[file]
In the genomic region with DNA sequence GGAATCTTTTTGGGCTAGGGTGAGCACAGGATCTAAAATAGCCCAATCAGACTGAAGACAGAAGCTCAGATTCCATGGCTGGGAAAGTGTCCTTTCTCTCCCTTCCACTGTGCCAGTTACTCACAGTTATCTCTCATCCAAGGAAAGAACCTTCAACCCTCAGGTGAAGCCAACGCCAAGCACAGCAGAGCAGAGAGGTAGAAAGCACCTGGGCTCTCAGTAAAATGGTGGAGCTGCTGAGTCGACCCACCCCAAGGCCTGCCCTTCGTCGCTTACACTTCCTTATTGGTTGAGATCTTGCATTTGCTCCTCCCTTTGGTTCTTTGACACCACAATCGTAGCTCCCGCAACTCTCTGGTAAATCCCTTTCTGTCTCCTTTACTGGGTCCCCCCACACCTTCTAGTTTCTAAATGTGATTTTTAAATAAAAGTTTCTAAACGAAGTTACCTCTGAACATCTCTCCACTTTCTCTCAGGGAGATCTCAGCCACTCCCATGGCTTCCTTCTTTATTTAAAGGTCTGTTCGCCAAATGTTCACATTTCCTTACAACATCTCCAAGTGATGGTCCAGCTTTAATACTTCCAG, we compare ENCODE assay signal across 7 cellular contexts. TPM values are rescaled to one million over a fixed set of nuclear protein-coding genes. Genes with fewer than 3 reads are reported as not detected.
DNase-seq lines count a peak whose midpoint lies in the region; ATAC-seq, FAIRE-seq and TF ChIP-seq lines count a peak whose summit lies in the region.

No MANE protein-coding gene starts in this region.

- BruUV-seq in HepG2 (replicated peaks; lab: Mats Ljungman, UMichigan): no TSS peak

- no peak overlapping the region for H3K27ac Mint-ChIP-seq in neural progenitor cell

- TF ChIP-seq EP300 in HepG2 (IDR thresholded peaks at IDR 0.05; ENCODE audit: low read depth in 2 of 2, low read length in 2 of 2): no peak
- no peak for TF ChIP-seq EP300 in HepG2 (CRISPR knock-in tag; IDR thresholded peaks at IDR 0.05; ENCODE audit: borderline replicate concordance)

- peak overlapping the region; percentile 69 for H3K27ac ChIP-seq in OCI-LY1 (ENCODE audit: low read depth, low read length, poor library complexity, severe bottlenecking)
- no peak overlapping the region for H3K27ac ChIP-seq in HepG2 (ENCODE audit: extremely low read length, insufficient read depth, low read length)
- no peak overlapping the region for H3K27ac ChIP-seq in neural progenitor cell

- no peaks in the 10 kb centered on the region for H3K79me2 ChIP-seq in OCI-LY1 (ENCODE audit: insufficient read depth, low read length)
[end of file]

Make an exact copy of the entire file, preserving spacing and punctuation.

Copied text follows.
In the genomic region with DNA sequence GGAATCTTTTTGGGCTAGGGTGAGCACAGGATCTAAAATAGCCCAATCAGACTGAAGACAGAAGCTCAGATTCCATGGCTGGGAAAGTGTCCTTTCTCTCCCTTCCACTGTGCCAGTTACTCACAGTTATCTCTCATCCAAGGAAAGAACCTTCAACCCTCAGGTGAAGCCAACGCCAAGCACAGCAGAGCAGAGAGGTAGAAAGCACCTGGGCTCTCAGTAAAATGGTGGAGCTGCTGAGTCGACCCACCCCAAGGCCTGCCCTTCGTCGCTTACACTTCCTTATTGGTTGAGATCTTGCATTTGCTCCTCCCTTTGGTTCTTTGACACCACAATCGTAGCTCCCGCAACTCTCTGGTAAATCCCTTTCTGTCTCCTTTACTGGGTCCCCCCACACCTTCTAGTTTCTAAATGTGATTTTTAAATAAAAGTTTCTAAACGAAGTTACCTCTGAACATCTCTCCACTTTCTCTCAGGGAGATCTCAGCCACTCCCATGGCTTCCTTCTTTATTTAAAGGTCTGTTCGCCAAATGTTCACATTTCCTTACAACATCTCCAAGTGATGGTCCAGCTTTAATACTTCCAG, we compare ENCODE assay signal across 7 cellular contexts. TPM values are rescaled to one million over a fixed set of nuclear protein-coding genes. Genes with fewer than 3 reads are reported as not detected.
DNase-seq lines count a peak whose midpoint lies in the region; ATAC-seq, FAIRE-seq and TF ChIP-seq lines count a peak whose summit lies in the region.

No MANE protein-coding gene starts in this region.

- BruUV-seq in HepG2 (replicated peaks; lab: Mats Ljungman, UMichigan): no TSS peak

- no peak overlapping the region for H3K27ac Mint-ChIP-seq in neural progenitor cell

- TF ChIP-seq EP300 in HepG2 (IDR thresholded peaks at IDR 0.05; ENCODE audit: low read depth in 2 of 2, low read length in 2 of 2): no peak
- no peak for TF ChIP-seq EP300 in HepG2 (CRISPR knock-in tag; IDR thresholded peaks at IDR 0.05; ENCODE audit: borderline replicate concordance)

- peak overlapping the region; percentile 69 for H3K27ac ChIP-seq in OCI-LY1 (ENCODE audit: low read depth, low read length, poor library complexity, severe bottlenecking)
- no peak overlapping the region for H3K27ac ChIP-seq in HepG2 (ENCODE audit: extremely low read length, insufficient read depth, low read length)
- no peak overlapping the region for H3K27ac ChIP-seq in neural progenitor cell

- no peaks in the 10 kb centered on the region for H3K79me2 ChIP-seq in OCI-LY1 (ENCODE audit: insufficient read depth, low read length)